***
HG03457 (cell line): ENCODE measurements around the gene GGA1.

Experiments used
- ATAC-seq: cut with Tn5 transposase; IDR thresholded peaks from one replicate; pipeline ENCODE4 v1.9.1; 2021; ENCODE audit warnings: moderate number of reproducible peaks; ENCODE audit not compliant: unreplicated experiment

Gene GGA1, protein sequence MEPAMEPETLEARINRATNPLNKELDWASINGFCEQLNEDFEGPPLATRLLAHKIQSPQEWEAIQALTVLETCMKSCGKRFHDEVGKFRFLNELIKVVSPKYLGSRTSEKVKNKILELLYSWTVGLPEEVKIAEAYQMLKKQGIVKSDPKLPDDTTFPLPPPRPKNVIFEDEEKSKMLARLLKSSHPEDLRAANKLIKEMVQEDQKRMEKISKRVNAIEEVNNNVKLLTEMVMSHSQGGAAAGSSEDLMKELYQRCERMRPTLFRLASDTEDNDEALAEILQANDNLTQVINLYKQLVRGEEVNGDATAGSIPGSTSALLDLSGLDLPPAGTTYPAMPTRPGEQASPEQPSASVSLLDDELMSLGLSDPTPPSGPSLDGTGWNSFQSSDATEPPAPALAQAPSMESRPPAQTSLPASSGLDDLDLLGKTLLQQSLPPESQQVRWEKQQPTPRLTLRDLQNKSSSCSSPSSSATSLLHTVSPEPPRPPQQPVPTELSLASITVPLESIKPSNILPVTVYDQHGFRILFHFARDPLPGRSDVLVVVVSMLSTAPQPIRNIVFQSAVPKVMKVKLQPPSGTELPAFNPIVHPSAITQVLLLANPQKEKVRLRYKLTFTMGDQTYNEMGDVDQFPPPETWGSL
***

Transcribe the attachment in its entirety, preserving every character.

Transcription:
HG03457 (cell line): ENCODE measurements around the gene GGA1.

Experiments used
- ATAC-seq: cut with Tn5 transposase; IDR thresholded peaks from one replicate; pipeline ENCODE4 v1.9.1; 2021; ENCODE audit warnings: moderate number of reproducible peaks; ENCODE audit not compliant: unreplicated experiment

Gene GGA1, protein sequence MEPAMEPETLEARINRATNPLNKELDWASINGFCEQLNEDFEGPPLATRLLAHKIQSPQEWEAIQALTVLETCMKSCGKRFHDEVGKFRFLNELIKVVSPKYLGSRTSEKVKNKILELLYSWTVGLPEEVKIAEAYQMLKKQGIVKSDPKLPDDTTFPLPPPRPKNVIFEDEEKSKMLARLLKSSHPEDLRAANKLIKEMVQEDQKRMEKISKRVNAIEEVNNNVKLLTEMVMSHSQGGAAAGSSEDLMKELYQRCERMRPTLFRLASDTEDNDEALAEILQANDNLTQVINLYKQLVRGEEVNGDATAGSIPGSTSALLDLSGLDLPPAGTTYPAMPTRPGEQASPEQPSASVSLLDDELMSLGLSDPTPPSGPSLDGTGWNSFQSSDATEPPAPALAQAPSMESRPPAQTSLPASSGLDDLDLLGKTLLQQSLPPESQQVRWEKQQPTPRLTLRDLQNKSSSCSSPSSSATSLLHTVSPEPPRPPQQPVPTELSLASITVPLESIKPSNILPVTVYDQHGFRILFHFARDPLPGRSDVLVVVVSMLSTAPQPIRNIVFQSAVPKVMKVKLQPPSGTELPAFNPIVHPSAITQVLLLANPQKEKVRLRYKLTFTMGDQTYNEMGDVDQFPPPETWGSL